Media Management & Offloading Footage (Flip Camera & Flip Mino Only)

Flip Camera (Original) & Flip Mino Workflow:

Both the Original Flip Camera & Flip Mino camera record footage using an Xvid Codec (A MPEG4 compliant codec designed to be a competitor of DivX). This codec is considered a “delivery codec” intended for end user viewing, and is not ideal for video editing applications, such as Final Cut Pro. As a result, we will need to transcode these clips to a different video codec and audio sample rate, and we will do so using Apple’s Compressor application. Compressor is a video conversion utility included in all recent releases of the Final Cut Studio suite.

Are you coming your Flip footage with other (HD) footage? Please read our note below.

When you plug in the Original Flip Camera or Flip Mino camera into the computer, the camera volume will mount on the desktop:
The Original Flip Camera will look like this:
flip-normal-disk

The Mino will look like this:

flip-mino-disk

Open the disk image and browse down two levels in the folders to find your movie clips (they will be the .AVI files). Copy these movies files to you external hard drive (or local hard drive if not working in the computer lab).

The Flip Camera will look like this:flip-normal-contents

The Mino will look like this (be sure to ignore the “Flip Video For Mac.app” file–we won’t be using that program):
flip-mino-contents

Next open the Compressor Application:
03-open-compressor

With the Compressor application now open, click on the “Add Files” button on the upper lefthand side of the main/project window. Browse to your flip camera movie files, select the ones you wish to convert, and click “Open”:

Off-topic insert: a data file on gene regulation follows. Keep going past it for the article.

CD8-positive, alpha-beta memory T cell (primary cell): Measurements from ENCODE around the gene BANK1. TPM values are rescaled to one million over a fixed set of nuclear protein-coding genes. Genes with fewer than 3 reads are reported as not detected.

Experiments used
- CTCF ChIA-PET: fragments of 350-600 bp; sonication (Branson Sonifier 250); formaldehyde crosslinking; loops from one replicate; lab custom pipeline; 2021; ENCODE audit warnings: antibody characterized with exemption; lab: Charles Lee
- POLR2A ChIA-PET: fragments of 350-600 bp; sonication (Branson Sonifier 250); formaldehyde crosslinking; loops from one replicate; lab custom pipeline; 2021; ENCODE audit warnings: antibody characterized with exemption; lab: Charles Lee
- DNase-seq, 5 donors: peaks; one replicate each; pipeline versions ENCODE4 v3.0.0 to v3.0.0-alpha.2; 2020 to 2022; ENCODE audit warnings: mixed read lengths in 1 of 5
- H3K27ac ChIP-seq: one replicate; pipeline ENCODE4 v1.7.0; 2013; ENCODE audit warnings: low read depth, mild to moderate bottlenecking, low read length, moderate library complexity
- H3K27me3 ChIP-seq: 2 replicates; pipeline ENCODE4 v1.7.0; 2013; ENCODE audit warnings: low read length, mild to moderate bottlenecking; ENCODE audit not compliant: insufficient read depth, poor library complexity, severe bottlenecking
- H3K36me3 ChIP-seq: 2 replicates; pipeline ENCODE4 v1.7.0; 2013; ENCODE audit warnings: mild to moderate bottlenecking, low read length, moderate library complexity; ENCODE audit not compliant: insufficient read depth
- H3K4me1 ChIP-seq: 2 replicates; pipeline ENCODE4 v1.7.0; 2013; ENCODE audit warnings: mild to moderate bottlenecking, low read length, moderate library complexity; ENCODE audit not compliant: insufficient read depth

04 add files

Now with your clips are added to the project queue, you will need to make a destination preset for these files. By setting a destination you are choosing where the files will be saved after they are transcoded in Compressor. Start by clicking on the “Destinations” Tab in the lower left-hand panel, and then click the plus icon, and choose “Local”:
05-add-new-destination

Browse to the folder you want your converted footage to be saved in, and click “Open”:
05.5-add-destination

You will now need to point this new destination preset as the destination of where you would like the transcoded .AVI (Xvid) clips you added to the queue to go. Simply do this by dragging and dropping the destination setting onto the clip(s) above:drag-destination-flip-original

Next we will set up a custom setting preset to convert the footage to a more Final Cut Pro friendly codec of Apple ProRes 422 (LT) and more common audio sample rate for video authoring of 48khz.

First click on the settings tab on the lower lefthand window and search for “”ProRes” in the search bar:
07-search-for-prores-LE

Right click (or hold down the control key and click) on the setting which says “Apple ProRes 422 (LT) and click “Duplicate”. This will make a duplicate of this setting which we can then customize:
08-right-click-to-duplicate